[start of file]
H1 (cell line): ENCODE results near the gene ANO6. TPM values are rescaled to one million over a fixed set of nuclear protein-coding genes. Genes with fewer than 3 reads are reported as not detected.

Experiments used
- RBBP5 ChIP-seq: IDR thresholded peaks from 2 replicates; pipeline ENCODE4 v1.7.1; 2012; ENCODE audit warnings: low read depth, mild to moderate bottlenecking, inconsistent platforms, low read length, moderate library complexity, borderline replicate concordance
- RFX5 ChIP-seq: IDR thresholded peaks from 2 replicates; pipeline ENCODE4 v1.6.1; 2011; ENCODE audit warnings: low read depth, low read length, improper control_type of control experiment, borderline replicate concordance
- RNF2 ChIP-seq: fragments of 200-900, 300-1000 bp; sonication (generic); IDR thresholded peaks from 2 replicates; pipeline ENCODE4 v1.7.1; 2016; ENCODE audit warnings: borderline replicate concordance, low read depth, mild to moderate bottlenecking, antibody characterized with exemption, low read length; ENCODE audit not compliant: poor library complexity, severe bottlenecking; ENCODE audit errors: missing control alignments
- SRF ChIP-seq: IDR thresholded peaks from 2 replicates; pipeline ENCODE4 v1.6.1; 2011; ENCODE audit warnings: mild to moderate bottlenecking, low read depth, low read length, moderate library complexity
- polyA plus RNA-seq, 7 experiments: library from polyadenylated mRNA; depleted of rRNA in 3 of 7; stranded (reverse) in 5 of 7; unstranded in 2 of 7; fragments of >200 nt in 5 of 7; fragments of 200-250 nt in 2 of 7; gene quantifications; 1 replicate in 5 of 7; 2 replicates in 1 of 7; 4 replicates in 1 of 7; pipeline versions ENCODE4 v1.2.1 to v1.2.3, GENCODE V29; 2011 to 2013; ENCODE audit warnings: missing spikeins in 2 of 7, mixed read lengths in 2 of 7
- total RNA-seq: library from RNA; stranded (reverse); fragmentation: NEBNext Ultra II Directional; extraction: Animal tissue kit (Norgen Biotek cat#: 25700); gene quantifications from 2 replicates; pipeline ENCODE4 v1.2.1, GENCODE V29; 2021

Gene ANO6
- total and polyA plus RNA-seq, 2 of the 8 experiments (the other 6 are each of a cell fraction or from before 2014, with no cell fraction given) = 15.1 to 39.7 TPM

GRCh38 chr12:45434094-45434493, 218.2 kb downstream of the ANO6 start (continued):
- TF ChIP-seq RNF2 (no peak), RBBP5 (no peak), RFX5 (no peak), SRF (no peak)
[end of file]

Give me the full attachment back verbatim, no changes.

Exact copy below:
H1 (cell line): ENCODE results near the gene ANO6. TPM values are rescaled to one million over a fixed set of nuclear protein-coding genes. Genes with fewer than 3 reads are reported as not detected.

Experiments used
- RBBP5 ChIP-seq: IDR thresholded peaks from 2 replicates; pipeline ENCODE4 v1.7.1; 2012; ENCODE audit warnings: low read depth, mild to moderate bottlenecking, inconsistent platforms, low read length, moderate library complexity, borderline replicate concordance
- RFX5 ChIP-seq: IDR thresholded peaks from 2 replicates; pipeline ENCODE4 v1.6.1; 2011; ENCODE audit warnings: low read depth, low read length, improper control_type of control experiment, borderline replicate concordance
- RNF2 ChIP-seq: fragments of 200-900, 300-1000 bp; sonication (generic); IDR thresholded peaks from 2 replicates; pipeline ENCODE4 v1.7.1; 2016; ENCODE audit warnings: borderline replicate concordance, low read depth, mild to moderate bottlenecking, antibody characterized with exemption, low read length; ENCODE audit not compliant: poor library complexity, severe bottlenecking; ENCODE audit errors: missing control alignments
- SRF ChIP-seq: IDR thresholded peaks from 2 replicates; pipeline ENCODE4 v1.6.1; 2011; ENCODE audit warnings: mild to moderate bottlenecking, low read depth, low read length, moderate library complexity
- polyA plus RNA-seq, 7 experiments: library from polyadenylated mRNA; depleted of rRNA in 3 of 7; stranded (reverse) in 5 of 7; unstranded in 2 of 7; fragments of >200 nt in 5 of 7; fragments of 200-250 nt in 2 of 7; gene quantifications; 1 replicate in 5 of 7; 2 replicates in 1 of 7; 4 replicates in 1 of 7; pipeline versions ENCODE4 v1.2.1 to v1.2.3, GENCODE V29; 2011 to 2013; ENCODE audit warnings: missing spikeins in 2 of 7, mixed read lengths in 2 of 7
- total RNA-seq: library from RNA; stranded (reverse); fragmentation: NEBNext Ultra II Directional; extraction: Animal tissue kit (Norgen Biotek cat#: 25700); gene quantifications from 2 replicates; pipeline ENCODE4 v1.2.1, GENCODE V29; 2021

Gene ANO6
- total and polyA plus RNA-seq, 2 of the 8 experiments (the other 6 are each of a cell fraction or from before 2014, with no cell fraction given) = 15.1 to 39.7 TPM

GRCh38 chr12:45434094-45434493, 218.2 kb downstream of the ANO6 start (continued):
- TF ChIP-seq RNF2 (no peak), RBBP5 (no peak), RFX5 (no peak), SRF (no peak)